Every year it awards grants to colleges and universities through its Standards Services Curricula Cooperative Agreement Program  to provide financial assistance to support curriculum development for the undergraduate and/or graduate level. These cooperative agreements support the integration of standards and standardization information and content into seminars, courses, and learning resources. The recipients will work with NIST to strengthen education and learning about standards and standardization. 

The 2019 grant cycle will require application submissions sometime in April 2019.   Specifics about the deadline will be posted on the NIST and ANSI websites.  We will pass on those specifics as soon as they are known.*

The winners of the 2018 grant cycle are Bowling Green State University, Michigan State University,  Oklahoma State University, and Texas A&M University. (Click here)

Information about applying for the next grant cycle is available at this link (Click here) and also by communicating with Ms. Mary Jo DiBernardo (301-975-5503; maryjo.dibernardo@nist.gov)

 

* Last year the application submissions were due at NIST on April 16, 2018Click here for link to the previous announcement.   It is likely that the deadline for the current year grant cycle will follow the same pattern.

Technical Negotiation Skills for Students

Click on image for original ANSI post

Too little standardization: chaos.  Too much standardization: stifled innovation.  Guiding the next generation through technical and business landscapes where good minds disagree on reconciling these competing requirements of safety, economy and sustainability is an initiative undertaken by the Committee on Education of the American National Standards Institute (ANSI) — the voice of the U.S. standards and conformity assessment system.  ANSI is the official U.S. representative to the International Organization for Standardization (ISO) and, via the U.S. National Committee, the International Electrotechnical Commission (IEC).

The program — Negotiation Skills Competition — now in its third year (somewhat like “moot court” competitions in most law schools) — is explained more fully in the link below:

Calling all University Students and Professors

Participation in the competition is open to university teams only, and space is limited to four to six teams. Multi-disciplinary teams consisting of undergraduate or graduate students in different areas of study are highly encouraged.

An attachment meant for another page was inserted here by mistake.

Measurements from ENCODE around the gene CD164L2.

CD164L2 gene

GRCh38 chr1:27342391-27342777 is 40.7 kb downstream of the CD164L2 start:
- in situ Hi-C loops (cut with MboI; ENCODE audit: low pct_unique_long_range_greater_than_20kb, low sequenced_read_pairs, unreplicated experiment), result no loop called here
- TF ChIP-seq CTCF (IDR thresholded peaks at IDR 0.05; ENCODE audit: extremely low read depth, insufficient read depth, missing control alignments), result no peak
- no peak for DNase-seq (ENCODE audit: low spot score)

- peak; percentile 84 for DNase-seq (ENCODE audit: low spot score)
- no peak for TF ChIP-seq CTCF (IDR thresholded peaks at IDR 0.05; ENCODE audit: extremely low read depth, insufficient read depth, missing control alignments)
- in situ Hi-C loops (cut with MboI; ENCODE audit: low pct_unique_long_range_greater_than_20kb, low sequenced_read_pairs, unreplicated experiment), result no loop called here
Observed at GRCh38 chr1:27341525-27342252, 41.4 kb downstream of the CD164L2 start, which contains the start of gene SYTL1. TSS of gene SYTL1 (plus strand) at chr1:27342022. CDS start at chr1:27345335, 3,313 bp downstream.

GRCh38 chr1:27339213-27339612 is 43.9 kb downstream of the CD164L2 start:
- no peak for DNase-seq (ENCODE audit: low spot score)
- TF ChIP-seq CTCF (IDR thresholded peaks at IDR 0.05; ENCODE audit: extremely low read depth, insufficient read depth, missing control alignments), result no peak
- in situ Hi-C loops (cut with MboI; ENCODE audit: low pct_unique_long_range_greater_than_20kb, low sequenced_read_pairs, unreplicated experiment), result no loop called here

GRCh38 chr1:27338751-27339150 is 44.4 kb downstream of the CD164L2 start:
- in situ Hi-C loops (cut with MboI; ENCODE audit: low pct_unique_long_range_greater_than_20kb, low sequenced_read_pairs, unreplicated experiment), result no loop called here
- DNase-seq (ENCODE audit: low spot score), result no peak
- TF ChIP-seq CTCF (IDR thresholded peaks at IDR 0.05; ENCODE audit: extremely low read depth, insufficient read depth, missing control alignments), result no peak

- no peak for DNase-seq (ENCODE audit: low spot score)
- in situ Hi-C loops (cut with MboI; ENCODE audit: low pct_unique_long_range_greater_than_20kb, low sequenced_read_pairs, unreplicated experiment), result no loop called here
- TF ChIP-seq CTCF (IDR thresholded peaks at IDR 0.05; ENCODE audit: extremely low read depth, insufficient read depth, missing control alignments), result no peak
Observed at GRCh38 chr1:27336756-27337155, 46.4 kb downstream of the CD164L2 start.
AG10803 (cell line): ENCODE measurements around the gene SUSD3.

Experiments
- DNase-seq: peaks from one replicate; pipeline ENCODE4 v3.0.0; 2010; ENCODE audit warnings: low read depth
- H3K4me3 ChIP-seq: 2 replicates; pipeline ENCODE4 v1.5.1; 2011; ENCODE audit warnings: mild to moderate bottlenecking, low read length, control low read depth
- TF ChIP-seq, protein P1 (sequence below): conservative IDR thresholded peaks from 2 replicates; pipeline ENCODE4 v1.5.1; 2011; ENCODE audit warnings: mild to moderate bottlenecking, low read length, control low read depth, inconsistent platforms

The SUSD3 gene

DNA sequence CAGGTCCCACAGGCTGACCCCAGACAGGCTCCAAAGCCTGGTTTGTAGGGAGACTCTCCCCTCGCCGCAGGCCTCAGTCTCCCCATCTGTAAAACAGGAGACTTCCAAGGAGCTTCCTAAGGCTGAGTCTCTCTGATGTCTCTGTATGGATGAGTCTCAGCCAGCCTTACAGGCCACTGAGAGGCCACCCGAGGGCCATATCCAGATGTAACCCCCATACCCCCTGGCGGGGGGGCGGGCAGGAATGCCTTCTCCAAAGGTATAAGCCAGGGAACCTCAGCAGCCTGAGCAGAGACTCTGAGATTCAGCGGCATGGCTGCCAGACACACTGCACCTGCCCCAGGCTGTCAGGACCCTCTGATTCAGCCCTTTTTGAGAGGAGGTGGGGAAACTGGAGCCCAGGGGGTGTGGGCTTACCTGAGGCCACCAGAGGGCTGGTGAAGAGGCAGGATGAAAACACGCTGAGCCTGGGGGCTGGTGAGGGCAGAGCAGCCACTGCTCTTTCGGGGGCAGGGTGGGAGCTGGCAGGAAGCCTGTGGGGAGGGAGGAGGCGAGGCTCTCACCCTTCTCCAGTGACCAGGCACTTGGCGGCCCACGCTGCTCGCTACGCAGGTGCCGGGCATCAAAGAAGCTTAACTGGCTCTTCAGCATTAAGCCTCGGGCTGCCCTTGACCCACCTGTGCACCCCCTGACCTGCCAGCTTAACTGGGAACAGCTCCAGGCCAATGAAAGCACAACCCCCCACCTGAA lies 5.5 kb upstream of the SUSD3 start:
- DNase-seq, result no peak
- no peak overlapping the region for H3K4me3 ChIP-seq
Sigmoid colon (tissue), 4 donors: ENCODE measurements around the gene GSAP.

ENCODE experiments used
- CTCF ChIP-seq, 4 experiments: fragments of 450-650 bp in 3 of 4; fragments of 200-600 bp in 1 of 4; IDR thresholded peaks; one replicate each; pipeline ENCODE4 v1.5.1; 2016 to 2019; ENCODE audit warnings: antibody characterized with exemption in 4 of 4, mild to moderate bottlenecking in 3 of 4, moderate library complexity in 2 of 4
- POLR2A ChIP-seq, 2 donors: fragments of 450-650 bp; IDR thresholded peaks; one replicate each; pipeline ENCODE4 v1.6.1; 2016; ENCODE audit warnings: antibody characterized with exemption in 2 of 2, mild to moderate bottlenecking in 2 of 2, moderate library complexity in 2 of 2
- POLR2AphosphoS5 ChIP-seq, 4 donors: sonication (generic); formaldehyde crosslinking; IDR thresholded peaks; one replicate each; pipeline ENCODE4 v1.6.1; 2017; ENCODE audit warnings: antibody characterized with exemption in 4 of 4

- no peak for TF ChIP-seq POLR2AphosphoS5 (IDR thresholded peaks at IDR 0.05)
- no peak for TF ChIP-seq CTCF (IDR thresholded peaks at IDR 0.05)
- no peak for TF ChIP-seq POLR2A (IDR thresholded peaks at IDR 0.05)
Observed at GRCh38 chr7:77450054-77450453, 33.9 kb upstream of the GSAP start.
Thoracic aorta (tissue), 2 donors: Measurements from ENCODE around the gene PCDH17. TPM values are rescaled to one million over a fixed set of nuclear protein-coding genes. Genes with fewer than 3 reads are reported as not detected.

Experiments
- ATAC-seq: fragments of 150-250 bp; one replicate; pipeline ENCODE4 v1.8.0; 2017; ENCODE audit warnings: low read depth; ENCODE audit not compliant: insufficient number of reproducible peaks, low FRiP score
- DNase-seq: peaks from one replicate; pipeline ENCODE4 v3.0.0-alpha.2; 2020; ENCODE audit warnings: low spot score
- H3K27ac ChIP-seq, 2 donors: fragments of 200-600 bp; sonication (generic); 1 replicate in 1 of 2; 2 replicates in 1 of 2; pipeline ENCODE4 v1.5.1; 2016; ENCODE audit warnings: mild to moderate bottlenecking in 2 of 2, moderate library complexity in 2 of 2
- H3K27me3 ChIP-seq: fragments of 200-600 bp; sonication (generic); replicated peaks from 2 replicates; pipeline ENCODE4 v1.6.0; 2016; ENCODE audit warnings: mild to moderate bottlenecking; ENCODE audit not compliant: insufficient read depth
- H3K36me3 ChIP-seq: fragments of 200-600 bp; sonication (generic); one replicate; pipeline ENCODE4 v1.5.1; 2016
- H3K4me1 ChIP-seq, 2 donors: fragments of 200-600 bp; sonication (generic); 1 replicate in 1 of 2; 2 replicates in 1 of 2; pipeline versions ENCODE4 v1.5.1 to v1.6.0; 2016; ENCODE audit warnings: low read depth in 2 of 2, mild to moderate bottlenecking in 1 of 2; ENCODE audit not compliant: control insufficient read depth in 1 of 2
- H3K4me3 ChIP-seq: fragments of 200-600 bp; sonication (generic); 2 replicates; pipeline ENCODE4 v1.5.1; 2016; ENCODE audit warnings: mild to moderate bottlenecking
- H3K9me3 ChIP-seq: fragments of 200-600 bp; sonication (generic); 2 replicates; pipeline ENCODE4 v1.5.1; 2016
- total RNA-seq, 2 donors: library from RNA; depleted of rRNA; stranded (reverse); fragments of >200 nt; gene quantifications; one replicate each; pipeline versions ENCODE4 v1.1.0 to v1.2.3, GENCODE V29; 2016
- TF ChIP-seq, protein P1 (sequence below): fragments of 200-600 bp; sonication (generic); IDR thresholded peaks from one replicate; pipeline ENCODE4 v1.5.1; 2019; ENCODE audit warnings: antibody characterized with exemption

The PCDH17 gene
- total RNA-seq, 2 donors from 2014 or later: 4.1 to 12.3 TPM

To be considered for participation in the competition, university students and professors should contact ANSI’s Lisa Rajchel at lrajchel@ansi.org as soon as possible.  Lisa would like a commitment to participate by September 1st.

Discovering leading practice for public safety in schools, colleges and universities is a high priority for the education industry.  We have been keeping track of school security standards for over 10 years now and it is only just recently have we observed the action of trade association involvement gather pace:

School Security Standards

Developing public policy solutions to the school security problem — based upon the foundation of ANSI-accredited consensus documents — is a near perfect case study for faculty and students to understand the following:

The National Technology Transfer and Advancement Act

White House Office of Management and Budget Circular A-119

The legislative drafting technique of “incorporation by reference”

Legislative lobbying, litigation and education industry trade associations

Because the elevated level of discussion on school security presents a “teachable moment” — and because so few faculty have experience wit leading practice discovery in ANSI accredited standards processes from the user-interest point of view — Standards Michigan re-states is standing invitation to faculty and students to click in to any of our weekly Open Door teleconferences — every Wednesday, 11 AM Eastern time.  During breakout teleconferences we will walk through public input and commenting opportunities — keystroke by keystroke — in interactive sessions on online public review environments.   We get very specific.  

Smart Grid & Smart City Standards

We collaborate with the IEEE Education & Healthcare Facilities Committee as a voting “user-interest” on the US National Committee of the International Electrotechnical Commission (USNC) that is developing an international standard for Smart Grid and Smart City concepts.    Because campuses are “cities-within-cities” and because we know there is a great deal of federal funding for smart grid research that is relevant to the academic side of the education industry we want to front-run the trend toward #SmartCampus as far as practicality allows; always asking the same question: